Hello reader, how are you doing?
Let me ask you something. Imagine you're going out to meet a
friend for dinner. You arrive at the appointed time, on the dot,
because you believe punctuality is a virtue. Sadly, your friend
does not share your passion for timekeeping and is nowhere to be
seen. At ten past, he or she has still not shown up. What would you
do, reader? Some would text their friend, I imagine, to ask what is
keeping them. Others would just wait patiently. But many of you, I
highly suspect, would open their Twitter app and write something
irritated or witty or whimsical relating to this predicament.
Because Twitter is addictive and once you're in Twitter's birdlike
thrall, it becomes difficult to do anything, even something as
mundane as wait for a friend for a few minutes without needing to
tweet about it.
If this sounds familar to you, chances are you will enjoy
columnist and author Grace Dent's new book How To Leave Twitter: My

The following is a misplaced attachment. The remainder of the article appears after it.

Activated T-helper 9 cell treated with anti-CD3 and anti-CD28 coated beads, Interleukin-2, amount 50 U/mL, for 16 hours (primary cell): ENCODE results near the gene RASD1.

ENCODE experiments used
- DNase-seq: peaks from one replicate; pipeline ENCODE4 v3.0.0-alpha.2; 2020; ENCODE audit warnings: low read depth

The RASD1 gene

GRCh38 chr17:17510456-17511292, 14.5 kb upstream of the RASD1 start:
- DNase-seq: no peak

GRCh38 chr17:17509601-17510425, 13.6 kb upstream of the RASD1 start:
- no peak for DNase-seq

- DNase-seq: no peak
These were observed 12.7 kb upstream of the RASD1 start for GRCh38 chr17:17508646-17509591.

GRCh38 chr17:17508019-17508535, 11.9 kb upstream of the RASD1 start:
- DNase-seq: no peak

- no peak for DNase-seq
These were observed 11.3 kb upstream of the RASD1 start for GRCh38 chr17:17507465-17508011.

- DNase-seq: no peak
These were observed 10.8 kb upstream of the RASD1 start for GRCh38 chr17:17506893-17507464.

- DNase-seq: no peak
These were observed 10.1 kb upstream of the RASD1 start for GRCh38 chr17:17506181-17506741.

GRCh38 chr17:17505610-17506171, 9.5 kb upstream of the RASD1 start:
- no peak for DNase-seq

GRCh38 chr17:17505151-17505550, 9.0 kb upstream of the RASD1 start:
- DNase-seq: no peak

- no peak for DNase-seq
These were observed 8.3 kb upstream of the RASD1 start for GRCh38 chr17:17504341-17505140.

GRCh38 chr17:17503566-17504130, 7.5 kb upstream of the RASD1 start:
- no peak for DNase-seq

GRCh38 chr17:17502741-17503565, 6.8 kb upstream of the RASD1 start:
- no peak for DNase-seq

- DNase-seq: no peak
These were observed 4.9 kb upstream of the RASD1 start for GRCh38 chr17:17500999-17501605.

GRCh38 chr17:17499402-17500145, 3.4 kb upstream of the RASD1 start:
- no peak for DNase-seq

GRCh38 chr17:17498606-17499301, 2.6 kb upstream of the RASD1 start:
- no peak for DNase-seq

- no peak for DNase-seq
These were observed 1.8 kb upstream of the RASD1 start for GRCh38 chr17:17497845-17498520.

Time as Queen of the Universe And Why This Must Stop, published by
Faber this month (£7.99 paperback; £4.99 ebook).
It's a quick, funny read, as you might expect. Twitter users
will find themselves nodding in recognition as Dent runs through
the types that you come across on the hugely popular social
networking phenomenon (it has over 200,000,000 registered accounts,
incredibly). Dent also describes with some palpable sympathy the
way celebrities are treated by other users, how to recognise
dependency and, of course, how to leave. As someone who uses
Twitter for work and had, until very recently, a personal Twitter
profile as well, I could spot a lot of truth in How To Leave
Twitter. It's often very amusing as well. I'm not sure how much a
non-Twitterer would get out of it, but I suspect it's primarily
aimed at the addicts among us, anyway, so who cares? It's a good,
fun way to while away an hour or two between tweets.
Buy How To Leave Twitter at amazon.co.uk